The Birth of Bourbon
Nobody knows for sure who first had the idea to make whiskey out of corn and good Kentucky water, but it probably took little more than one bite from a summer ripened ear of corn to know that sweetness had to be right for whiskey.
If corn and limestone-rich water were all it took, Bourbon would have been invented right then. But that’s not all there is to Bourbon. It also has to be aged.
At first, aging whiskey was very likely a happy accident.
Farmers harvested their corn in late summer and made whiskey in autumn. Before they could ship it down the Ohio and Mississippi to New Orleans, they had to wait for the spring rainy season when the currents ran faster. Besides that, once their barrels were loaded for shipping, the trip downstream could take several weeks and sometimes even months.
All the waiting meant wonderful things were happening inside those barrels. By the time the whiskey reached its destination, aging had turned it an amber color and evened out the flavor so it was smoother, richer, and a whole lot more pleasing to the palate than un-aged whiskey.
BOURBON—THE TRUE AMERICAN SPIRIT
In 1964, when the United States Congress recognized Bourbon as a uniquely American product, they were just acknowledging what a lot of people already knew as a fact. As America’s only native spirit, Bourbon stands in a class by itself.
A little over 200 years ago when farmers began making whiskey out of native corn, they were unaware that their labors would ultimately play a role in American history. Regrettably, many of the particulars of their stories have been lost to time, since those who live history don’t always take time to write it down.
What has been preserved, however, is a colorful and important part of our nation’s story that details how “corn liquor” evolved to become Bourbon and why it deserves to be called The True American Spirit.
The heart of Bourbon has always been Kentucky where, over 200 years ago, immigrant farmers chose this land to become the birthplace of America’s only native whiskey.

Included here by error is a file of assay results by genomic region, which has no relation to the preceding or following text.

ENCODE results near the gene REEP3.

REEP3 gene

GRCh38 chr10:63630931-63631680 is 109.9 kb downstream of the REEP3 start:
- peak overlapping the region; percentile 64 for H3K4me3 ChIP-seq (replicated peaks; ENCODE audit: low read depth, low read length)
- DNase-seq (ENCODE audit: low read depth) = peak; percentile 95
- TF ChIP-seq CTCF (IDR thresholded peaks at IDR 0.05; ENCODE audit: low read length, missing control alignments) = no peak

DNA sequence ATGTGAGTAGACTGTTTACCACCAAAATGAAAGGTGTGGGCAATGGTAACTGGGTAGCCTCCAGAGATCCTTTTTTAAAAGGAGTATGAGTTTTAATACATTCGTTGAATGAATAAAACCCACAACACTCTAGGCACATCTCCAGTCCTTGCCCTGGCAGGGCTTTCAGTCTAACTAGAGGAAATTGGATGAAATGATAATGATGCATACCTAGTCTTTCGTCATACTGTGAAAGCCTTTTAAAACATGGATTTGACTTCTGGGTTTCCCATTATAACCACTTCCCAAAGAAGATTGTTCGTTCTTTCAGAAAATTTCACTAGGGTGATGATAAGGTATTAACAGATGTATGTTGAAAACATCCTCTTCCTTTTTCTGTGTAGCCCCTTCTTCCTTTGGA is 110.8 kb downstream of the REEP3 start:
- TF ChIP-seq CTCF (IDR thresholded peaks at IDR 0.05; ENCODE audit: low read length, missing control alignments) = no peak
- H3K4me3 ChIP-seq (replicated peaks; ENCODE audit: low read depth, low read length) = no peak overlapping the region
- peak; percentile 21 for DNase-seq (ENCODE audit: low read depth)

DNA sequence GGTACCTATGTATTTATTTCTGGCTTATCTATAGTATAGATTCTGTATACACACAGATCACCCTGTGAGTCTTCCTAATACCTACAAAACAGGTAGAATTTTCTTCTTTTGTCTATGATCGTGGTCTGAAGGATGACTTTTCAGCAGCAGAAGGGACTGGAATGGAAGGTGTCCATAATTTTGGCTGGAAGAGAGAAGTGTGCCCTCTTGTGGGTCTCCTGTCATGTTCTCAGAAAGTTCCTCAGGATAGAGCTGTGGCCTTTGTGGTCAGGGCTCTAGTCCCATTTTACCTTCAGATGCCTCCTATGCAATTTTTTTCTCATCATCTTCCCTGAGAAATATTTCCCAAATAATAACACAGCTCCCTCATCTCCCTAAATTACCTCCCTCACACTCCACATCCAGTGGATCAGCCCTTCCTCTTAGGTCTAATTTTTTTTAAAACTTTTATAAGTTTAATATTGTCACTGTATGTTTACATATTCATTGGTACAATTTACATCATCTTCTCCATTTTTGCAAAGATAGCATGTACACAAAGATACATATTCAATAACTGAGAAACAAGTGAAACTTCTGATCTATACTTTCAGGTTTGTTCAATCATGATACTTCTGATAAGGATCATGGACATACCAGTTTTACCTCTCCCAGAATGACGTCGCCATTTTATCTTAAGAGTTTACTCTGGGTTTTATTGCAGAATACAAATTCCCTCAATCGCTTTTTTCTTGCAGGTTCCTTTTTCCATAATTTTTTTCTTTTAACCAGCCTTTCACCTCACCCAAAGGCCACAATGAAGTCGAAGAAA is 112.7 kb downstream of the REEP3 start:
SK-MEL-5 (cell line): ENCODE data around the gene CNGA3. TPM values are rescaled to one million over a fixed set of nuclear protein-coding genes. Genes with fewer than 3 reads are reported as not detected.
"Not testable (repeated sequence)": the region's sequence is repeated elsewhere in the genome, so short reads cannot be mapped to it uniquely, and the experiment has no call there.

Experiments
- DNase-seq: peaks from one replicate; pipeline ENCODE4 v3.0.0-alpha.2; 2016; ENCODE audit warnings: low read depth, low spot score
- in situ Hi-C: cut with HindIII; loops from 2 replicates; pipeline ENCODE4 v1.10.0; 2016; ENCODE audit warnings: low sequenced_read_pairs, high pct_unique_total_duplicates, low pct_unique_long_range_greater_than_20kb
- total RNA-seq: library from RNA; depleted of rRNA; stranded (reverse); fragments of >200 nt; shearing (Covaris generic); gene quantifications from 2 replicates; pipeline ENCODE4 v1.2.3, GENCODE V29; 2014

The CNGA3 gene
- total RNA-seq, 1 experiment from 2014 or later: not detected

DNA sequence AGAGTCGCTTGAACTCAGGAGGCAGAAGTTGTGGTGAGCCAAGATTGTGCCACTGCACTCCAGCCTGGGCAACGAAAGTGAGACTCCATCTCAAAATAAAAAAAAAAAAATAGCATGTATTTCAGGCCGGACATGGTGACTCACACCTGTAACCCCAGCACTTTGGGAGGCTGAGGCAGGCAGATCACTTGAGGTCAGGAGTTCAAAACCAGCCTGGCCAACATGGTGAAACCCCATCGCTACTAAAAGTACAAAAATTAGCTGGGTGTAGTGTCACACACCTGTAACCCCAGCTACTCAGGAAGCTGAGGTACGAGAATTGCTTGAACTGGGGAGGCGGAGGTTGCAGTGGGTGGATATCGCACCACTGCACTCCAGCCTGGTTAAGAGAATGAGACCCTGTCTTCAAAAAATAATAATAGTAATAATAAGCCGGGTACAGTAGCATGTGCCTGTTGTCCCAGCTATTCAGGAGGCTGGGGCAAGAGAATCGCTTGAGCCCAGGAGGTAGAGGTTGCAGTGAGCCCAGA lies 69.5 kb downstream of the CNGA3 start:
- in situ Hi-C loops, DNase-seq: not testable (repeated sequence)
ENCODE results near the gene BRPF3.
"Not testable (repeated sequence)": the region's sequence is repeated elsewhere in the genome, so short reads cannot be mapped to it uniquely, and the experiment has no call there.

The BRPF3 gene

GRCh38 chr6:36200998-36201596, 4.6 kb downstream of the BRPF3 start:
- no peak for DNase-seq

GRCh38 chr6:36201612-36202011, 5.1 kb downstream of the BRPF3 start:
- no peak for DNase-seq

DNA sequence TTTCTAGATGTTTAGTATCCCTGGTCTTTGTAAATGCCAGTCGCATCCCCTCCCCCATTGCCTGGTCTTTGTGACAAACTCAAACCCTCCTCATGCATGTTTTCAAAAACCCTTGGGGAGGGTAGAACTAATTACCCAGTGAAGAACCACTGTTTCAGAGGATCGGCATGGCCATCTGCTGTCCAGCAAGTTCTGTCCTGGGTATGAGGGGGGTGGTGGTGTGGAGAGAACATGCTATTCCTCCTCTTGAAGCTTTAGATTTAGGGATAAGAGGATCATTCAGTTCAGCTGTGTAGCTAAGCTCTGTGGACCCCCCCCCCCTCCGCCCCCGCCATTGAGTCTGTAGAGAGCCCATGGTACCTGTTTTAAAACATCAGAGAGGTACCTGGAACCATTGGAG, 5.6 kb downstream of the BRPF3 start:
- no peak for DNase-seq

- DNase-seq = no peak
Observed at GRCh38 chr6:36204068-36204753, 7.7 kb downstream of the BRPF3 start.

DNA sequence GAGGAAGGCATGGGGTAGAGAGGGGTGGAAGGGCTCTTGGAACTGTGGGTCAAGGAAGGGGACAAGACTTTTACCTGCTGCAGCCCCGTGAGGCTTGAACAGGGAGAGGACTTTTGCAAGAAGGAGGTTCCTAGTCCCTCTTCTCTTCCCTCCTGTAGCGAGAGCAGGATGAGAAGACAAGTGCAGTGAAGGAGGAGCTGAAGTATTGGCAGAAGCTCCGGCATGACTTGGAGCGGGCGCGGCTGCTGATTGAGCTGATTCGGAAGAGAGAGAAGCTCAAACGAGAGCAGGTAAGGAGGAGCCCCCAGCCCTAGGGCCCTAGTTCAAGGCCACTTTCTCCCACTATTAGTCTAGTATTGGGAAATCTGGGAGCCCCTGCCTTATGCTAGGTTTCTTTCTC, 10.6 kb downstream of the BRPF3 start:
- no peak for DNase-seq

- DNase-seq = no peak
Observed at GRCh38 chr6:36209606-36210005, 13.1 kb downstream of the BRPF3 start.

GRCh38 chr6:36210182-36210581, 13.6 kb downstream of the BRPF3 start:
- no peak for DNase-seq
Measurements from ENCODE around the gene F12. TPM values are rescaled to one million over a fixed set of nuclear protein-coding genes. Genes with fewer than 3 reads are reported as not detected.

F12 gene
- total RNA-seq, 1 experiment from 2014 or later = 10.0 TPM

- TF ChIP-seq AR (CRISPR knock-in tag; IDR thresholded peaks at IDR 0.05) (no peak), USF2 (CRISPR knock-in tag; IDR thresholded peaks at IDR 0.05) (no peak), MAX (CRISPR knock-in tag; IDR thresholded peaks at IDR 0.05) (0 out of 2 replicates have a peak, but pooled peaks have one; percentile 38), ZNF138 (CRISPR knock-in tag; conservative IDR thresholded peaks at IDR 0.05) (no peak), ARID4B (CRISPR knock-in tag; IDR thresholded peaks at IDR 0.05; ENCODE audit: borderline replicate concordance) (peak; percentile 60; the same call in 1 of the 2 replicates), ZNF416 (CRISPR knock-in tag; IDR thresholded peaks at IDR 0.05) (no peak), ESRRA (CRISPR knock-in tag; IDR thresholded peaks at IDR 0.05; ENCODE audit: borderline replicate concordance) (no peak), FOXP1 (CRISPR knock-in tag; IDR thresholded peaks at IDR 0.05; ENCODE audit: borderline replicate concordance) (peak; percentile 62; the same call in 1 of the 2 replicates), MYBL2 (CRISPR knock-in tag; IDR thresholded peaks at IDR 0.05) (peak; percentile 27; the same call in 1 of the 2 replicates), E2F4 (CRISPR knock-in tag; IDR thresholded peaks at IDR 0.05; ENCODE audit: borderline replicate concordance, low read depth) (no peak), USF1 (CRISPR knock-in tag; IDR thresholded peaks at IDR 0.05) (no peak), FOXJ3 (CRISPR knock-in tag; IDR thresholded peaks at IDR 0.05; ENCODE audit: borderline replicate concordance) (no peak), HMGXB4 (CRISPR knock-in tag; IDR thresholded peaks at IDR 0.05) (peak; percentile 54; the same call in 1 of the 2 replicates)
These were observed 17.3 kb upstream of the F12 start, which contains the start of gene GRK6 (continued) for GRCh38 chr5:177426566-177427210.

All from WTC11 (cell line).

Thanks to George Rogers Clark and a band of soldiers and settlers, Louisville began in 1778 on Dunmore’s Island, a fertile rising of soil in the Ohio River at the head of the Falls. That first spring, while Clark and his soldiers set off to rout the British from Illinois territory, the settlers stayed behind and planted corn. The success of their crop led them to rename the spot “Corn Island.”
Within a few short years, that primitive settlement had moved ashore and the rude cluster of houses had been transformed into the bustling river port of Louisville.
From the last quarter of the 18th century onward, distillers settled throughout Kentucky. Many of them chose to put down roots in areas where other distillers were practicing so that, over time, these enclaves of distillers became the state’s predominant whiskey producing centers.
Bardstown, Kentucky’s second-oldest city, saw its first distillers arrive in the 1770s, as Jacob Beam and others were drawn to Nelson County because of its plentiful limestone-rich springs and streams. And most historians agree that by the time Louisville was founded in 1783, some of its earliest inhabitants were already distilling whiskey. Farther east in the broad region known as Old Bourbon County, distillers’ exports helped create an identity for Kentucky corn whiskey, making it known world-over as “Bourbon,” while a few other distillers chose the areas around Frankfort and Owensboro to set up shop.